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I'm trying to load localized strings from a unicode (UTF8-encoded) csv using SQL Loader into an oracle database. I've tried all sort of combinations but nothing seems to give me the result I'm looking for which is to have special greek characters like (Δ) not get converted to Δ or ¿.

My table definition looks like this:

CREATE TABLE "GLOBALIZATIONRESOURCE"
(
    "RESOURCETYPE" VARCHAR2(255 CHAR) NOT NULL ENABLE,
    "CULTURE"      VARCHAR2(20 CHAR) NOT NULL ENABLE,
    "KEY"          VARCHAR2(128 CHAR) NOT NULL ENABLE,
    "VALUE"        VARCHAR2(2048 CHAR),
    "DESCRIPTION"  VARCHAR2(512 CHAR),
    CONSTRAINT "PK_GLOBALIZATIONRESOURCE" PRIMARY KEY ("RESOURCETYPE","CULTURE","KEY") USING INDEX TABLESPACE REPSPACE_IX ENABLE
)
TABLESPACE REPSPACE; 

I have tried the following configurations in my control file (and actually every permutation I could think of)

load data
TRUNCATE
INTO TABLE "GLOBALIZATIONRESOURCE"
FIELDS TERMINATED BY "," OPTIONALLY ENCLOSED BY '"'
TRAILING NULLCOLS
(   
    "RESOURCETYPE" CHAR(255), 
    "CULTURE" CHAR(20), 
    "KEY" CHAR(128), 
    "VALUE" CHAR(2048), 
    "DESCRIPTION" CHAR(512)
)

load data
CHARACTERSET UTF8
TRUNCATE
INTO TABLE "GLOBALIZATIONRESOURCE"
FIELDS TERMINATED BY "," OPTIONALLY ENCLOSED BY '"'
TRAILING NULLCOLS
(   
    "RESOURCETYPE" CHAR(255), 
    "CULTURE" CHAR(20), 
    "KEY" CHAR(128), 
    "VALUE" CHAR(2048), 
    "DESCRIPTION" CHAR(512)
)

load data
CHARACTERSET UTF16
TRUNCATE
INTO TABLE "GLOBALIZATIONRESOURCE"
FIELDS TERMINATED BY X'002c' OPTIONALLY ENCLOSED BY X'0022'
TRAILING NULLCOLS
(   
    "RESOURCETYPE" CHAR(255), 
    "CULTURE" CHAR(20), 
    "KEY" CHAR(128), 
    "VALUE" CHAR(2048), 
    "DESCRIPTION" CHAR(512)
)

With the first two options, the unicode characters don't get encoded and just show up as upside down question marks.

If I choose last option, UTF16, then I get the following error even though all my data in my fields are much shorter than the length specified.

Field in data file exceeds maximum length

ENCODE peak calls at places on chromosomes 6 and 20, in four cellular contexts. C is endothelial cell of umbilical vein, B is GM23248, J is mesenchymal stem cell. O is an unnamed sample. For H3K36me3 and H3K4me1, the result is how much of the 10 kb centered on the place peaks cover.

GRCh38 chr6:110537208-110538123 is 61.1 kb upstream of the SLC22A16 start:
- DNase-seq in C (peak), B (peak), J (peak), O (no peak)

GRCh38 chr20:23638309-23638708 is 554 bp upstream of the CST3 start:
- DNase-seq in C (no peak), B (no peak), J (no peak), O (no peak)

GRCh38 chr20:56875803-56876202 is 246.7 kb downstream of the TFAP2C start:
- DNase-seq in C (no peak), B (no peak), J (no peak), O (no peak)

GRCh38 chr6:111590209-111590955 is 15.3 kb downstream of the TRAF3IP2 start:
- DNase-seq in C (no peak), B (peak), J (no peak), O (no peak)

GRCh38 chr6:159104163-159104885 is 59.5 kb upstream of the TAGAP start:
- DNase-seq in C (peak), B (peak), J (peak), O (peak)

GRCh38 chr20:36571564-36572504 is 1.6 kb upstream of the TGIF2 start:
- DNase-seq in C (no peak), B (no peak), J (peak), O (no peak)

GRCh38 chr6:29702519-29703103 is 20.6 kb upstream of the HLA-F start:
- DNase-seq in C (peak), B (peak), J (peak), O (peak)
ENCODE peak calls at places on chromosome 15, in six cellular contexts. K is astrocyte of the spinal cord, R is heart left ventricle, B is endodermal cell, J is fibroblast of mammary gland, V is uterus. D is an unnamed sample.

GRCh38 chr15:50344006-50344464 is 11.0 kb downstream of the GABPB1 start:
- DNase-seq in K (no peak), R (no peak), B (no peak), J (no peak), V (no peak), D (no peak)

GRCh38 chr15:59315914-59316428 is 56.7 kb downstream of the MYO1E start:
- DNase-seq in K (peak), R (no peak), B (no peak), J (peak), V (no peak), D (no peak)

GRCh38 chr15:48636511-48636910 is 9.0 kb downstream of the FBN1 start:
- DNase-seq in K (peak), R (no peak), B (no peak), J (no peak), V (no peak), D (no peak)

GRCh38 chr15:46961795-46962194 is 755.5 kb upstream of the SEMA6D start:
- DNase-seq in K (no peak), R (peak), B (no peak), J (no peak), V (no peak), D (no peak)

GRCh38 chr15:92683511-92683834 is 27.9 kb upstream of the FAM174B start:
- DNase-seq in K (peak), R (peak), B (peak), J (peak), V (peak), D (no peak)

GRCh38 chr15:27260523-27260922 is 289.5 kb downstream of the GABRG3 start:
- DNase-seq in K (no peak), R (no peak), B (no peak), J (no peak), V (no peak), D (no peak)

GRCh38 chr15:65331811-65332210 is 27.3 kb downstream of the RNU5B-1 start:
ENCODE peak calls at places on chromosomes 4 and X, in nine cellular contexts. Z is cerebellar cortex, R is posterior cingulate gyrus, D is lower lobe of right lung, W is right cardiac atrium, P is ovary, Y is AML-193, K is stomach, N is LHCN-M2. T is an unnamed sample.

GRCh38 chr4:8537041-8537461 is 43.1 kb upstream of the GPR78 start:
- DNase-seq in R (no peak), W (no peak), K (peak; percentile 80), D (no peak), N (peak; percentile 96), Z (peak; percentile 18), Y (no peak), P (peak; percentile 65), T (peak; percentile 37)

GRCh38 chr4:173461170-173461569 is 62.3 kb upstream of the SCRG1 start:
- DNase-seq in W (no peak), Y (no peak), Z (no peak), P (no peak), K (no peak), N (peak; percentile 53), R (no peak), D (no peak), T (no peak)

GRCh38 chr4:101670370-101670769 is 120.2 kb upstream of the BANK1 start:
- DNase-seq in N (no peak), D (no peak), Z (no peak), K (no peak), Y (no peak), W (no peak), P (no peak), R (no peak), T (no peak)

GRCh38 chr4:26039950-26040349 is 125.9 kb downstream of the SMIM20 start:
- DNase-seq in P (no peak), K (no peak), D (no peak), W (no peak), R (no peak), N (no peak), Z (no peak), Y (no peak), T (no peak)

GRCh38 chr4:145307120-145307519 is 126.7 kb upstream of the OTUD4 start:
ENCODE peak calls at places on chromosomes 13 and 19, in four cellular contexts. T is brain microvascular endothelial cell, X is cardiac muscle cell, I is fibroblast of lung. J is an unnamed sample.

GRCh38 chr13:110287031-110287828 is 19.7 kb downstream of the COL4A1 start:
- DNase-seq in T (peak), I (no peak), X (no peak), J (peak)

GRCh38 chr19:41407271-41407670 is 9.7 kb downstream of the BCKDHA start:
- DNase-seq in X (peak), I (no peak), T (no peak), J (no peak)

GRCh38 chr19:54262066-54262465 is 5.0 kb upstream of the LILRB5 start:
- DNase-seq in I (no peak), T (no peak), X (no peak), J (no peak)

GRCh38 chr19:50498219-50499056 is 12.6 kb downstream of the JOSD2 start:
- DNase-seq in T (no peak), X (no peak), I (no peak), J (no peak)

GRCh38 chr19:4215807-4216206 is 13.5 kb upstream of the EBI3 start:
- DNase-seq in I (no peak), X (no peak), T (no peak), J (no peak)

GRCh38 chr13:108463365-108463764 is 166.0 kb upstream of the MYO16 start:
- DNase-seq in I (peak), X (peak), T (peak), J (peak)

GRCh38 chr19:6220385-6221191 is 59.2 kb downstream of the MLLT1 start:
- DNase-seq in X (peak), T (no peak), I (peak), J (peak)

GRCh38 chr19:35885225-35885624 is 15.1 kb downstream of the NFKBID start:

It seems as though every possible combination of ctl file configurations (even setting the byte order to little and big) doesn't work correctly. Can someone please give an example of a configuration (table structure and CTL file) that correctly loads unicode data from a csv? Any help would be greatly appreciated.

Note: I've already been to http://docs.oracle.com/cd/B19306_01/server.102/b14215/ldr_concepts.htm, http://docs.oracle.com/cd/B10501_01/server.920/a96652/ch10.htm and http://docs.oracle.com/cd/B10501_01/server.920/a96652/ch10.htm.

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1  
What is the database character set? Assuming the database supports Unicode, what tool are you using to query the data and what are the client NLS settings? Are you sure the client and query tool support the Greek characters you're trying to load? Have you used the DUMP function to determine whether the data in the database is actually properly encoded? –  Justin Cave Dec 6 '11 at 19:59
    
I found out the problem after a lot of trial and error. I switched to NVARCHAR2 as my database column type and CHARACTERSET UTF8 in my control file which handles unicode text perfectly. –  philrabin Dec 6 '11 at 23:44
1  
@philirabin - That implies that your database character set doesn't support Unicode. If you use NVARCHAR2 data types (assuming your national character set supports Unicode), make sure that all your downstream applications support NVARCHAR2 data types. Using the national character set rather than the database character set introduces a decent amount of complexity. –  Justin Cave Dec 6 '11 at 23:48
    
Can you elaborate on what those complexities are? And to give you some background, we're using this table as a replacement to resx files. We building a multi-tenant app and each client has their own strings configured and could vary between clients and languages. In other words, ClientX->SectionTitle->French could be different than ClientY->SectionTitle->French. –  philrabin Dec 7 '11 at 1:51
    
What language(s) and framework(s) are you building your applications in? The complexities tend to depend on the languages and frameworks. Are you building a new application? Is this a new database? Or are you globalizing an established application? –  Justin Cave Dec 7 '11 at 2:41

2 Answers 2

You must ensure that the following charactersets are the same:

  1. db characterset
  2. dump file characterset
  3. the client from which you are doing the import (NLS_LANG)

If the client-side characterset is different, oracle will attempt to perform character conversions to the native db characterset and this might not always provide the desired result.

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Can anybody explain what is this characterset and how to identify some text to which characterset it belongs to? –  Kashif Khan Jul 21 '14 at 6:17

Don't use MS Office to save the spreadsheet into unicode .csv. Instead, use OpenOffice to save into unicode-UTF8 .csv file. Then in the loader control file, add "CHARACTERSET UTF8" run Oracle SQL*Loader, this gives me correct results

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